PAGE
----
Photo Credit: Jewish Press

Seventy years ago, in May 1948, many were celebrating the birth of the State of Israel. Several months later, on August 16, many also mourned the death of the greatest baseball player and sports character of all time – Babe Ruth – who died of throat cancer at age 53.

Remembered as a tremendous hitter, “The Babe” was also a great pitcher who was on his way to a Hall of Fame career as a left-handed pitcher before he decided to start swinging a bat full-time. His major league career record as a pitcher was 94 wins and 46 losses, with a low 2.28 earned run average.


He sparkled in the World Series as he won all three games he pitched in and allowed less than one run per game (his ERA was an amazing 0.87). Ruth pitched 29 consecutive scoreless innings in the World Series, a record which held for 42 years.

The Babe hit 714 home runs over his career: 692 as an outfielder, 14 as a pitcher, seven as a first baseman, and one as a pinch-hitter. It took Hank Aaron 12,364 career at-bats to accumulate his 755 career home runs while The Babe hit his 714 in only 8,399 at-bats. The difference between these two numbers is about seven years’ worth of at-bats.

If you add The Babe’s walks to his career hits, you get a sizzling .474 on-base percentage, which means, of course, that Ruth was on base 474 times for every 1,000 at-bats. (Aaron’s on-base percentage was .374.)

I should note that Aaron also had the advantage of hitting 22 of his home runs as a designated hitter, a position that didn’t exist during The Babe’s time. Ruth could have hung on an extra season or two if he didn’t have to play the field. It’s also important to note that Aaron, a great complete ballplayer, had a good .305 career batting average, while Ruth’s was 37 points higher at .342.

Now let’s take a look at Roger Maris’ 61 home runs in 1961 compared to Ruth’s 60 in 1927. Maris had 590 at-bats in 1961, 50 more than the 540 Ruth had in 1927. Pitchers walked Maris 94 times in 1961, 44 fewer than the 138 times pitchers walked Ruth in ’27. The Babe also hit .356 in 1927 while Maris hit only .269.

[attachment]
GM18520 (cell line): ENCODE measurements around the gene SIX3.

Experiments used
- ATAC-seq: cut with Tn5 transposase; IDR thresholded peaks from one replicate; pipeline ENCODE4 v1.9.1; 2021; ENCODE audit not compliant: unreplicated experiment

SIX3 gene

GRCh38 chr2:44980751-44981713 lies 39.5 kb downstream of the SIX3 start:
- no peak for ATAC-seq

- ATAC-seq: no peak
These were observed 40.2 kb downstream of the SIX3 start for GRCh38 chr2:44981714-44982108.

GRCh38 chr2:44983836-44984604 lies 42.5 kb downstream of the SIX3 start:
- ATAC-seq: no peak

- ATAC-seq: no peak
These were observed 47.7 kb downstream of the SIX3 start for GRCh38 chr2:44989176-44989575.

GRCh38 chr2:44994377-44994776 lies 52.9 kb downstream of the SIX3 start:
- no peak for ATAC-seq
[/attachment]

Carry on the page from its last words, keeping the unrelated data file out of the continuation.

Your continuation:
I was lucky enough to be on the baseball beat in the 1970s when many of Babe Ruth’s former teammates were still alive. One of them, pitcher Waite Hoyt (who went on to be a long-time radio play-by-play man), pretty much summed up what I gleaned from others:

“We players never ceased being fascinated by the man,” Hoyt recalled with a big grin. “He was simple, straightforward, yet so complex and unfathomable. We simply could not characterize him. He partied hard and he played hard. His popularity was a phenomenon of the American scene.”

George Herman “Babe” Ruth was also a great family man. He had two daughters; one was adopted and one was from his wife Clair’s previous marriage. All agreed that he was in a league of his own as a dad.

Not many know that Babe Ruth was also a great cook. “He always experimented with preparing new dishes and was wonderfully organized,” Mrs. Ruth related in a Sport article in 1949. “He carefully planned meals and when he was through, he rolled up his sleeves and scrubbed everything with scouring powder. He always left the kitchen in wonderful condition. He could carve meat like nobody else and kept poultry shears in perfect condition. He had a jovial, lordly air as he stood at the head of the table, carving meat as easily as cutting paper.”

As his illness progressed, Ruth’s voice grew hoarse and his famous voracious appetite deserted him. On the last evening of his life, Ruth swung his thin legs over the side of the bed and started walking across the room. Doctors and nurses caught him and ushered him back into bed. They asked him where he was going. The Babe answered, “I’m going over the valley.”

Those were the last words the great Babe Ruth ever said in this world, as he was tagged out of this life less than 90 minutes later.

Someone who put so many smiles on so many faces during the Depression era, with his booming personality and financial generosity and years of visiting sick children, has got to have a reserved seat in a special place.

Irwin Cohen will be speaking at Congregation Anshei Chesed in Boynton Beach, Florida, on January 3.


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Author, columnist, and public speaker – worked for the Detroit Tigers (doing marketing and public relations) from 1983-1992 during which time he became the first Orthodox Jew to earn a World Series ring. He can be reached at